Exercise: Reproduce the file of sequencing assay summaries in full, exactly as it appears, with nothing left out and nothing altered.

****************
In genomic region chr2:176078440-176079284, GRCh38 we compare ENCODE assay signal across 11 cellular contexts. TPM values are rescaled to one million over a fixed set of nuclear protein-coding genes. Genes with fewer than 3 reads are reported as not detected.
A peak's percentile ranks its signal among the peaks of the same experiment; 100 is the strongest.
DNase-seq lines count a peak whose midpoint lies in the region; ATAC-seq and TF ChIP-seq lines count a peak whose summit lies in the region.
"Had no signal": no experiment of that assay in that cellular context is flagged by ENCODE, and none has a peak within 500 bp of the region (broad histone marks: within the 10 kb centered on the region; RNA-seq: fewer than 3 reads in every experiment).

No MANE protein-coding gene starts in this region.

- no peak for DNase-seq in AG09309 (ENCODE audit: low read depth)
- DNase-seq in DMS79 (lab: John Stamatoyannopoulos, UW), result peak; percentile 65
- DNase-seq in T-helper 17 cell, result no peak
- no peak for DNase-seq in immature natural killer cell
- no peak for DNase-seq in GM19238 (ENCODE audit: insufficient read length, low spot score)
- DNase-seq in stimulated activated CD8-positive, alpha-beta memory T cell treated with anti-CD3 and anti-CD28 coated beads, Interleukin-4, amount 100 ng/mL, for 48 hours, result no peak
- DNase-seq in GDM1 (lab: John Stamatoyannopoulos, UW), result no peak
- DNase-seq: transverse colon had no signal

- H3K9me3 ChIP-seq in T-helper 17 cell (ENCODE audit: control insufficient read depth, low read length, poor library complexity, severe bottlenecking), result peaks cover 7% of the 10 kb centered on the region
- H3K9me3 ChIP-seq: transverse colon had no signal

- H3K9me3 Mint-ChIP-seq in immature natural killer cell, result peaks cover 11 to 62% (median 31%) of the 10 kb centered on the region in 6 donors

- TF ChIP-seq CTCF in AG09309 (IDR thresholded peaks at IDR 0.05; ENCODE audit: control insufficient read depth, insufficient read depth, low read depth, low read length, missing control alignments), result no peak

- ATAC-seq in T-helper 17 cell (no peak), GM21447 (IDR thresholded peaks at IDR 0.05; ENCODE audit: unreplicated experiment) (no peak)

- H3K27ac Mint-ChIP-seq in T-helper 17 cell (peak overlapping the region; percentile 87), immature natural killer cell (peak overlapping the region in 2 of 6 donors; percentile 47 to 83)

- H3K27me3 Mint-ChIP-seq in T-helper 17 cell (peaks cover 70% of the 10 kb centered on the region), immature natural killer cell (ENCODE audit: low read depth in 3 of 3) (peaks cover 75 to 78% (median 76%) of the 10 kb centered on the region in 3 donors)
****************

In genomic region chr2:176078440-176079284, GRCh38 we compare ENCODE assay signal across 11 cellular contexts. TPM values are rescaled to one million over a fixed set of nuclear protein-coding genes. Genes with fewer than 3 reads are reported as not detected.
A peak's percentile ranks its signal among the peaks of the same experiment; 100 is the strongest.
DNase-seq lines count a peak whose midpoint lies in the region; ATAC-seq and TF ChIP-seq lines count a peak whose summit lies in the region.
"Had no signal": no experiment of that assay in that cellular context is flagged by ENCODE, and none has a peak within 500 bp of the region (broad histone marks: within the 10 kb centered on the region; RNA-seq: fewer than 3 reads in every experiment).

No MANE protein-coding gene starts in this region.

- no peak for DNase-seq in AG09309 (ENCODE audit: low read depth)
- DNase-seq in DMS79 (lab: John Stamatoyannopoulos, UW), result peak; percentile 65
- DNase-seq in T-helper 17 cell, result no peak
- no peak for DNase-seq in immature natural killer cell
- no peak for DNase-seq in GM19238 (ENCODE audit: insufficient read length, low spot score)
- DNase-seq in stimulated activated CD8-positive, alpha-beta memory T cell treated with anti-CD3 and anti-CD28 coated beads, Interleukin-4, amount 100 ng/mL, for 48 hours, result no peak
- DNase-seq in GDM1 (lab: John Stamatoyannopoulos, UW), result no peak
- DNase-seq: transverse colon had no signal

- H3K9me3 ChIP-seq in T-helper 17 cell (ENCODE audit: control insufficient read depth, low read length, poor library complexity, severe bottlenecking), result peaks cover 7% of the 10 kb centered on the region
- H3K9me3 ChIP-seq: transverse colon had no signal

- H3K9me3 Mint-ChIP-seq in immature natural killer cell, result peaks cover 11 to 62% (median 31%) of the 10 kb centered on the region in 6 donors

- TF ChIP-seq CTCF in AG09309 (IDR thresholded peaks at IDR 0.05; ENCODE audit: control insufficient read depth, insufficient read depth, low read depth, low read length, missing control alignments), result no peak

- ATAC-seq in T-helper 17 cell (no peak), GM21447 (IDR thresholded peaks at IDR 0.05; ENCODE audit: unreplicated experiment) (no peak)

- H3K27ac Mint-ChIP-seq in T-helper 17 cell (peak overlapping the region; percentile 87), immature natural killer cell (peak overlapping the region in 2 of 6 donors; percentile 47 to 83)

- H3K27me3 Mint-ChIP-seq in T-helper 17 cell (peaks cover 70% of the 10 kb centered on the region), immature natural killer cell (ENCODE audit: low read depth in 3 of 3) (peaks cover 75 to 78% (median 76%) of the 10 kb centered on the region in 3 donors)